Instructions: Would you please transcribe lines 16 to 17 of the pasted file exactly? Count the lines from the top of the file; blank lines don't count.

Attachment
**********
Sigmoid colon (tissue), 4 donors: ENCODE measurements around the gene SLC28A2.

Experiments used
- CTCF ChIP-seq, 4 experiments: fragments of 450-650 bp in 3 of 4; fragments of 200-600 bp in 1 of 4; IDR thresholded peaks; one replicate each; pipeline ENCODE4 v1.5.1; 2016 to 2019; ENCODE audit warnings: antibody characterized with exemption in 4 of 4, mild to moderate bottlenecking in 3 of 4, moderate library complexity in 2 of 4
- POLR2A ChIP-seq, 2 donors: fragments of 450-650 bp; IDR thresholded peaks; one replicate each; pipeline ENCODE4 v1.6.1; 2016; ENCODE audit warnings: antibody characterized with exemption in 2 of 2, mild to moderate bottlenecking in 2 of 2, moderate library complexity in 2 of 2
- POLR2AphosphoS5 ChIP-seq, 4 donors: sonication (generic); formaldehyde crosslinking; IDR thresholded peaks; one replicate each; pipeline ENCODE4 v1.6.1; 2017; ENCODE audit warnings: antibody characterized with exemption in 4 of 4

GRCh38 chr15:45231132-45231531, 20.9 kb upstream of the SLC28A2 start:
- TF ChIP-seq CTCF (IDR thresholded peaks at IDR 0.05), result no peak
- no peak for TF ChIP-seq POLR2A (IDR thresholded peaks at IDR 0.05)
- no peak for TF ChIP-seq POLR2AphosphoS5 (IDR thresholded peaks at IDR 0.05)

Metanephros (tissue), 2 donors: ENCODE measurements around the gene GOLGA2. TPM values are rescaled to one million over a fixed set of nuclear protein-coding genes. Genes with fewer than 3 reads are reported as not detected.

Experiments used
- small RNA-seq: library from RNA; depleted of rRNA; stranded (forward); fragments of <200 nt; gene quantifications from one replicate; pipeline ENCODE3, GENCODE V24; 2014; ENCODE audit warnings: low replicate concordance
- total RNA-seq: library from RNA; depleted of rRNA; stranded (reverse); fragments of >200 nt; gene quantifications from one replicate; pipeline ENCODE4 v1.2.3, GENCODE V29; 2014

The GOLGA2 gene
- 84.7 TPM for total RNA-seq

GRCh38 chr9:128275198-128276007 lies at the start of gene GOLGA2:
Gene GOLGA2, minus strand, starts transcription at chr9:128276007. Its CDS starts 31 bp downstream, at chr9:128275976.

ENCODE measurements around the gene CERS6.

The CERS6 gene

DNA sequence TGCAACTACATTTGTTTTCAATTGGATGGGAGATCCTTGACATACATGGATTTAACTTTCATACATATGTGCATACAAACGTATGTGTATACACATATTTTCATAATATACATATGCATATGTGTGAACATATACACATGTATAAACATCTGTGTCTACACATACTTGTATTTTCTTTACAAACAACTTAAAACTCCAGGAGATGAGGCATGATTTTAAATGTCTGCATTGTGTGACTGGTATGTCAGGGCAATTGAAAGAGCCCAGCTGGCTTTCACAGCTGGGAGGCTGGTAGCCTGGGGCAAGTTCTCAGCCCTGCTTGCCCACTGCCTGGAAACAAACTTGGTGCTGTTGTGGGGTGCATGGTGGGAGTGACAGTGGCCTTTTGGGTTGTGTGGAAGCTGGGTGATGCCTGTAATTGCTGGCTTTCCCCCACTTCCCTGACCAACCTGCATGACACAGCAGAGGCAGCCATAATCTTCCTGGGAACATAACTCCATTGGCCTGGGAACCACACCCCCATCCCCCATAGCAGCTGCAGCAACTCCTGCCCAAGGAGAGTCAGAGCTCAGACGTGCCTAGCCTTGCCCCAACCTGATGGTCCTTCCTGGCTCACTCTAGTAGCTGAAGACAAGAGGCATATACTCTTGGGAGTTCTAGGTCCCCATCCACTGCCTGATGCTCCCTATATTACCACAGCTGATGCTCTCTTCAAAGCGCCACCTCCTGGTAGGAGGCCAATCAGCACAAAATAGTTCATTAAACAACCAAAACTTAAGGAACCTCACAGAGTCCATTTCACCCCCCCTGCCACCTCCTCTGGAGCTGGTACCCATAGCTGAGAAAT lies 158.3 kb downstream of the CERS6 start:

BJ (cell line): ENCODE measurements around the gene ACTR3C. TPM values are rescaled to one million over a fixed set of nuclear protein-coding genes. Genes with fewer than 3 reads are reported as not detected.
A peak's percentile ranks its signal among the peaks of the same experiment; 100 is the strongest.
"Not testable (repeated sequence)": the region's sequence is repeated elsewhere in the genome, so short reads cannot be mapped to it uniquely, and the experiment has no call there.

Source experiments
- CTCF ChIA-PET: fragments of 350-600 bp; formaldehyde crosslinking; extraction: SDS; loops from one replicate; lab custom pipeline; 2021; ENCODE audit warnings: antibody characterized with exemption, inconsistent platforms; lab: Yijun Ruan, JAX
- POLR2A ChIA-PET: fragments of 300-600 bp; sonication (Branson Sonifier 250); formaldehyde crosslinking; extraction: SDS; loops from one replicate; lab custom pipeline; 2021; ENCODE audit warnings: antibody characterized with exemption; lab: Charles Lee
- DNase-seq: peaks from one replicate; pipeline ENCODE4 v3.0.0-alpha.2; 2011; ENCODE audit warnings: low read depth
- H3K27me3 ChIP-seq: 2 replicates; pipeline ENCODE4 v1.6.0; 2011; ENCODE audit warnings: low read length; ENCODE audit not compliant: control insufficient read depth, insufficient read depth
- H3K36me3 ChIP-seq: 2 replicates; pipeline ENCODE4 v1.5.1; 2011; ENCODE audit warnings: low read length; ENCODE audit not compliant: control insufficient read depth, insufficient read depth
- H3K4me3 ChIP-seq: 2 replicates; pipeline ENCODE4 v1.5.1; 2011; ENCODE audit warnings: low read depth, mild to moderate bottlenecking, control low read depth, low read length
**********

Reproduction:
GRCh38 chr9:128275198-128276007 lies at the start of gene GOLGA2:
Gene GOLGA2, minus strand, starts transcription at chr9:128276007. Its CDS starts 31 bp downstream, at chr9:128275976.